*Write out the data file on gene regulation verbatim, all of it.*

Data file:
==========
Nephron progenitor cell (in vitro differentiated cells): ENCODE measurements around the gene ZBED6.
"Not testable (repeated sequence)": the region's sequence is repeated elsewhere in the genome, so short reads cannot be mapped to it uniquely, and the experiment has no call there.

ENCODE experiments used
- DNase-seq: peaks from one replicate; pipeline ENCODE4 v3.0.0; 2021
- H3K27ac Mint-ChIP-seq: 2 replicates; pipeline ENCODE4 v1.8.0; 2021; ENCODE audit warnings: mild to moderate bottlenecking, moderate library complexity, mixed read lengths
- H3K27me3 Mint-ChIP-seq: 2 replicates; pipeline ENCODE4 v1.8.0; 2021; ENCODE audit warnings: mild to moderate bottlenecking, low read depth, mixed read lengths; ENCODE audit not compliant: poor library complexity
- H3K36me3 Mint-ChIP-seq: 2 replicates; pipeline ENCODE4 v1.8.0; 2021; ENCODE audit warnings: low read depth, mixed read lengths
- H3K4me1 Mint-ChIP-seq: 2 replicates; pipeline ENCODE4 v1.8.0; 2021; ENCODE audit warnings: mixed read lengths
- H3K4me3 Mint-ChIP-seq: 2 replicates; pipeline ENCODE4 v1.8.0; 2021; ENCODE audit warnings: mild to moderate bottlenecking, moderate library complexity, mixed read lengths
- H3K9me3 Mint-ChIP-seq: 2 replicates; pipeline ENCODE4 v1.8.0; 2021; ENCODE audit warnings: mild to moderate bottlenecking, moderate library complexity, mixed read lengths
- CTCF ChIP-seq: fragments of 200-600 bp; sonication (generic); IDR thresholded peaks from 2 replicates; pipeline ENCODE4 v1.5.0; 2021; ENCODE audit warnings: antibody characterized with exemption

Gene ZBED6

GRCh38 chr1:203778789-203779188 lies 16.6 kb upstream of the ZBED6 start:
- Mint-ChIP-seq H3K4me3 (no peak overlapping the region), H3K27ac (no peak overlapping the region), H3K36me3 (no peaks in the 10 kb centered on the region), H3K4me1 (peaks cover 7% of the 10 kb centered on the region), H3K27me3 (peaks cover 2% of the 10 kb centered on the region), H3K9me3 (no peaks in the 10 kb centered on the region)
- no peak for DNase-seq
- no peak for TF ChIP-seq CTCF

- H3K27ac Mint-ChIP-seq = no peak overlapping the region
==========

Nephron progenitor cell (in vitro differentiated cells): ENCODE measurements around the gene ZBED6.
"Not testable (repeated sequence)": the region's sequence is repeated elsewhere in the genome, so short reads cannot be mapped to it uniquely, and the experiment has no call there.

ENCODE experiments used
- DNase-seq: peaks from one replicate; pipeline ENCODE4 v3.0.0; 2021
- H3K27ac Mint-ChIP-seq: 2 replicates; pipeline ENCODE4 v1.8.0; 2021; ENCODE audit warnings: mild to moderate bottlenecking, moderate library complexity, mixed read lengths
- H3K27me3 Mint-ChIP-seq: 2 replicates; pipeline ENCODE4 v1.8.0; 2021; ENCODE audit warnings: mild to moderate bottlenecking, low read depth, mixed read lengths; ENCODE audit not compliant: poor library complexity
- H3K36me3 Mint-ChIP-seq: 2 replicates; pipeline ENCODE4 v1.8.0; 2021; ENCODE audit warnings: low read depth, mixed read lengths
- H3K4me1 Mint-ChIP-seq: 2 replicates; pipeline ENCODE4 v1.8.0; 2021; ENCODE audit warnings: mixed read lengths
- H3K4me3 Mint-ChIP-seq: 2 replicates; pipeline ENCODE4 v1.8.0; 2021; ENCODE audit warnings: mild to moderate bottlenecking, moderate library complexity, mixed read lengths
- H3K9me3 Mint-ChIP-seq: 2 replicates; pipeline ENCODE4 v1.8.0; 2021; ENCODE audit warnings: mild to moderate bottlenecking, moderate library complexity, mixed read lengths
- CTCF ChIP-seq: fragments of 200-600 bp; sonication (generic); IDR thresholded peaks from 2 replicates; pipeline ENCODE4 v1.5.0; 2021; ENCODE audit warnings: antibody characterized with exemption

Gene ZBED6

GRCh38 chr1:203778789-203779188 lies 16.6 kb upstream of the ZBED6 start:
- Mint-ChIP-seq H3K4me3 (no peak overlapping the region), H3K27ac (no peak overlapping the region), H3K36me3 (no peaks in the 10 kb centered on the region), H3K4me1 (peaks cover 7% of the 10 kb centered on the region), H3K27me3 (peaks cover 2% of the 10 kb centered on the region), H3K9me3 (no peaks in the 10 kb centered on the region)
- no peak for DNase-seq
- no peak for TF ChIP-seq CTCF

- H3K27ac Mint-ChIP-seq = no peak overlapping the region